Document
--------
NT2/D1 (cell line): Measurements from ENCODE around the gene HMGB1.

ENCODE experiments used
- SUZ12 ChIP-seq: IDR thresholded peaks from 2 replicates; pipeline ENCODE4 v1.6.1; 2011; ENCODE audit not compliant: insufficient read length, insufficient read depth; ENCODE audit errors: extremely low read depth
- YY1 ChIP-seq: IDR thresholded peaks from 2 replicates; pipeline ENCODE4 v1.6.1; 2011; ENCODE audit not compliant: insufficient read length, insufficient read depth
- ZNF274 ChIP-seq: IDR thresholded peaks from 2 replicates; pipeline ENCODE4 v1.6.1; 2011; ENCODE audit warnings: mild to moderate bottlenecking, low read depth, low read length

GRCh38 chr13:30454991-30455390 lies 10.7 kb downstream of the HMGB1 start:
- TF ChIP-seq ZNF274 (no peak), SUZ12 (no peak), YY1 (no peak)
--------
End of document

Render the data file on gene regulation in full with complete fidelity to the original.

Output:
NT2/D1 (cell line): Measurements from ENCODE around the gene HMGB1.

ENCODE experiments used
- SUZ12 ChIP-seq: IDR thresholded peaks from 2 replicates; pipeline ENCODE4 v1.6.1; 2011; ENCODE audit not compliant: insufficient read length, insufficient read depth; ENCODE audit errors: extremely low read depth
- YY1 ChIP-seq: IDR thresholded peaks from 2 replicates; pipeline ENCODE4 v1.6.1; 2011; ENCODE audit not compliant: insufficient read length, insufficient read depth
- ZNF274 ChIP-seq: IDR thresholded peaks from 2 replicates; pipeline ENCODE4 v1.6.1; 2011; ENCODE audit warnings: mild to moderate bottlenecking, low read depth, low read length

GRCh38 chr13:30454991-30455390 lies 10.7 kb downstream of the HMGB1 start:
- TF ChIP-seq ZNF274 (no peak), SUZ12 (no peak), YY1 (no peak)